That's why I included the bit about eliminating primaries. The primaries allow the parties to winnow down the candidates to one, then those candidates run to the extreme edges of their parties to shore up their party votes. A candidate who, to make something up, is opposed to laws preventing gay marriage but also in favor of guns is a candidate without a party (and thus, without any backing).
So parties encourage extremism, primaries encourage the parties to take the "winner" and push them to the extremes, and if we do away with those, we might have six choices for any office on voting day, so you implement instant runoff voting as a means of determining a winner.
At least, that's the thought…
As of right now four people have proven themselves incapable of reading either the first OR second posts and have had their posts deleted.
Seriously, people, they're not long posts. This thread is not about "tell me your ideas for improving politics." Read the first or second post.
I agree that primaries push candidates to stay within their parties platform/ideology to win the primary election, but think that after the primary is done, some candidates try to move more to the center to win the general election (without stepping on the toes of their party supporters). I think some party strategists have realized that electing "too extreme a candidate" can lead to poor general election results.
Originally Posted by saevel25
I agree 100% on the first part. Political parties have become the bane to our political system. Not sure if you can ever get rid of them. You would probably have to make redistricting work in a way were it is competitive for every seat. Also destroy the whole political party machine that has created all these super PAC's. I think there needs to be some creative rule making.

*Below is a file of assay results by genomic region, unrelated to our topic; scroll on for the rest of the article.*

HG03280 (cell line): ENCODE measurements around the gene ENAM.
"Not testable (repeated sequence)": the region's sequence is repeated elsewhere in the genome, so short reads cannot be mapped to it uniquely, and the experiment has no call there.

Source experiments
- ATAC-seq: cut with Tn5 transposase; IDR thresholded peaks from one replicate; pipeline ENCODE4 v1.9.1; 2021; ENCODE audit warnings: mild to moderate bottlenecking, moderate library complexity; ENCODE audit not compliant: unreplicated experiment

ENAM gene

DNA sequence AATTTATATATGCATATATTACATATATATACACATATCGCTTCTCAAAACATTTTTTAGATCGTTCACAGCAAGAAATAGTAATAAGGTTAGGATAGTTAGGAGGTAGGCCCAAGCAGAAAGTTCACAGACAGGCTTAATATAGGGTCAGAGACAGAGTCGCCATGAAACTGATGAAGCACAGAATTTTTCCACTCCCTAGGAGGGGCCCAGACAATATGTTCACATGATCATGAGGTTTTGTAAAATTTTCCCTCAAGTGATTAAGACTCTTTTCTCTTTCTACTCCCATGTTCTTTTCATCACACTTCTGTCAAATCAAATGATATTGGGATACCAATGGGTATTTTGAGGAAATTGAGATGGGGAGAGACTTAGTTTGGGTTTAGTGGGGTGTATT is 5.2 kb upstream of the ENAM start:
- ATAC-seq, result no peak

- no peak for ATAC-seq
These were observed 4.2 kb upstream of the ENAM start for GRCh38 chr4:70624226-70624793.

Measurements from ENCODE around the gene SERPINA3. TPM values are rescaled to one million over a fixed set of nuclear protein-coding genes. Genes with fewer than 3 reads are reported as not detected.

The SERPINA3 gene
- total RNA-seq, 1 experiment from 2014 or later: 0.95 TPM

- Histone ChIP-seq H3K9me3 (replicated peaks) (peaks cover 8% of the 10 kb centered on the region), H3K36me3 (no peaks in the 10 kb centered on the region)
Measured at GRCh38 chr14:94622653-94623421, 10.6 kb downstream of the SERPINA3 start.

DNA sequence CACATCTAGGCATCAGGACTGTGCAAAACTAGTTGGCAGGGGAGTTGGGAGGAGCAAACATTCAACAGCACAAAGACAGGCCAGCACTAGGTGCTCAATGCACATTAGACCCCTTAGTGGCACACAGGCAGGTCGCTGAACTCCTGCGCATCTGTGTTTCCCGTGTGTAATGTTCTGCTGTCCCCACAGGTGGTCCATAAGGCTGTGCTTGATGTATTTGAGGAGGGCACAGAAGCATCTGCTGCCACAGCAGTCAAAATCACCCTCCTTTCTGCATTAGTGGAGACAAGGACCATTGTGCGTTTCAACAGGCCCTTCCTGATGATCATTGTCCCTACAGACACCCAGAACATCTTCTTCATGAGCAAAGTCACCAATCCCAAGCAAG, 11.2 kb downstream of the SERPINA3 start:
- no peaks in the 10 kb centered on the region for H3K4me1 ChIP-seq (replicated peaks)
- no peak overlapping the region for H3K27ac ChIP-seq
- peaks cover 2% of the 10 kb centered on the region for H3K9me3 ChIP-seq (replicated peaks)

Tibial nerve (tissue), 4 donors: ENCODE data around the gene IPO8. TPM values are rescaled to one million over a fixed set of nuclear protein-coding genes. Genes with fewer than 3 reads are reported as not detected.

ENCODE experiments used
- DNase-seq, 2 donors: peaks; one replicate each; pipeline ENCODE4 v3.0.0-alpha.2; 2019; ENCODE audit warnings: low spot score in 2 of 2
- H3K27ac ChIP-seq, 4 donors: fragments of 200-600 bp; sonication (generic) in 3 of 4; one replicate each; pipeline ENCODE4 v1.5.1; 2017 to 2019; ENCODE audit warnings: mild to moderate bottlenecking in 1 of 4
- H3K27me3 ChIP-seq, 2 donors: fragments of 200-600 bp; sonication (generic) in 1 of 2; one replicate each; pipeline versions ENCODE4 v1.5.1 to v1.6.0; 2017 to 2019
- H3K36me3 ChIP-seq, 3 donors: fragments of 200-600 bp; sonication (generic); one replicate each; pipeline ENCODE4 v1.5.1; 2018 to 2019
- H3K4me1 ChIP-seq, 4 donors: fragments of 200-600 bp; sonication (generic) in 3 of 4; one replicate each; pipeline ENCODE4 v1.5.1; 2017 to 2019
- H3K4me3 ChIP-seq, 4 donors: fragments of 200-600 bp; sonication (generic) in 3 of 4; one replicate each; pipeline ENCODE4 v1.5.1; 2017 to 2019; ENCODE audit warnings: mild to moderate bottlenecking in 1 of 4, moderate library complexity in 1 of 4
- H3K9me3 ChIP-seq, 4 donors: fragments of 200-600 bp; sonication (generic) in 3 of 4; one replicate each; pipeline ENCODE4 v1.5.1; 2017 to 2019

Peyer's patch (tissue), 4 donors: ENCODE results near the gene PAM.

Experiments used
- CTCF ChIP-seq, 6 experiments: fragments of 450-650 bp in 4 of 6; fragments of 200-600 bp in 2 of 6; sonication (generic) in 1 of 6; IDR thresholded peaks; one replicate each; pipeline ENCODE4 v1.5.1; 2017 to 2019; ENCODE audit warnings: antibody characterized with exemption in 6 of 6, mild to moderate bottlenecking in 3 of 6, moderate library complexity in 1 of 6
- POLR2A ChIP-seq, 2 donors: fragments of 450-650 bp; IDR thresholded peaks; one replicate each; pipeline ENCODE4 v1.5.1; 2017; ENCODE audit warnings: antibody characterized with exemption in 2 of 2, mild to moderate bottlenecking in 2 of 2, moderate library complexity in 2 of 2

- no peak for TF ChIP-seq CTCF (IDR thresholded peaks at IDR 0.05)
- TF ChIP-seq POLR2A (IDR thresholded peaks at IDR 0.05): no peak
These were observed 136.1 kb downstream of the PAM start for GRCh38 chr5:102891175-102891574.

Agree with the 2nd point. It is such a power grab by the political parties to hold Americans hostage on who they have the right to elect.
Here's the thing, how do you stop them from still banding together. You can drop labels, it still doesn't stop them from bringing together an agenda, hence a shadow party.
I agree that the Political Parties create a lot of problems (people feel they are "wasting" their vote if they don't vote for a D or R) and also agree that the $ the party raises (directly and indirectly) make it hard for a non D/R to even have a chance. Assuming that you are right about shadow parties (or not being able to get rid of them in the first place), then maybe Erik's #1 is pointless.
As I stated in my deleted post #2, I think Campaign Finance Reform and major restrictions on Lobbyists/Special Interest Groups would be a more effective improvement. PACs should be included in this reform also.
Originally Posted by iacas
What I'll propose is flat out never going to happen (not in the next 50 years), but join me on a thought experiment. Tell me why this would fail to improve politics in the United States. Or tell me if you think it would work.
I'd propose three things to improve politics in the United States:
- Do away with political parties.
- Do away with the primaries.
- Implement instant runoff voting.
My interest in politics is barely above nil, but I'm curious enough to know what people think of the above.
It is good to see a thread like this and my hat is off to Erik for starting it! The more this thread has evolved, the more I see the potential merit of Erik's ideas and what he would view as a positive outcome.
With that said, the first post doesn't state exactly what the problem is and what the goal is of the solution. While some of these may have become obvious throughout the thread (or are obvious to anyone living in the USA), I think there has been too much censorship on the part of the moderators. I was the first to reply to Erik and see that my entire post was deleted.
Given that Erik admits that his proposals will "flat out never...happen...in the next 50 years" I am not sure why discussing proposals that might have more of a chance of happening and/or might help fix the problems Erik is trying to address is considered so far off topic to warrant being deleted??
A question for Erik- What is the end goal? What EXACTLY do you see as the problems you are trying to fix? I see your post #4, but what exactly is wrong with "Extremism"?
Personally, I think it is good to have a variety of ideas and be willing to think outside the box, but feel it is a problem when those running the country get fixated on a single position with a single issue and refuse to budge or compromise to take action when needed. With that said, I remember reading years ago that the stock market (or maybe it was some economic number) tends to do much better when the President and Congress (or maybe the Senate and House) are divided rather than when they are run by the same party. There could be many reasons for this (if true), but the explanation I remember was that it was better for business & the economy when Washington did less rather than more.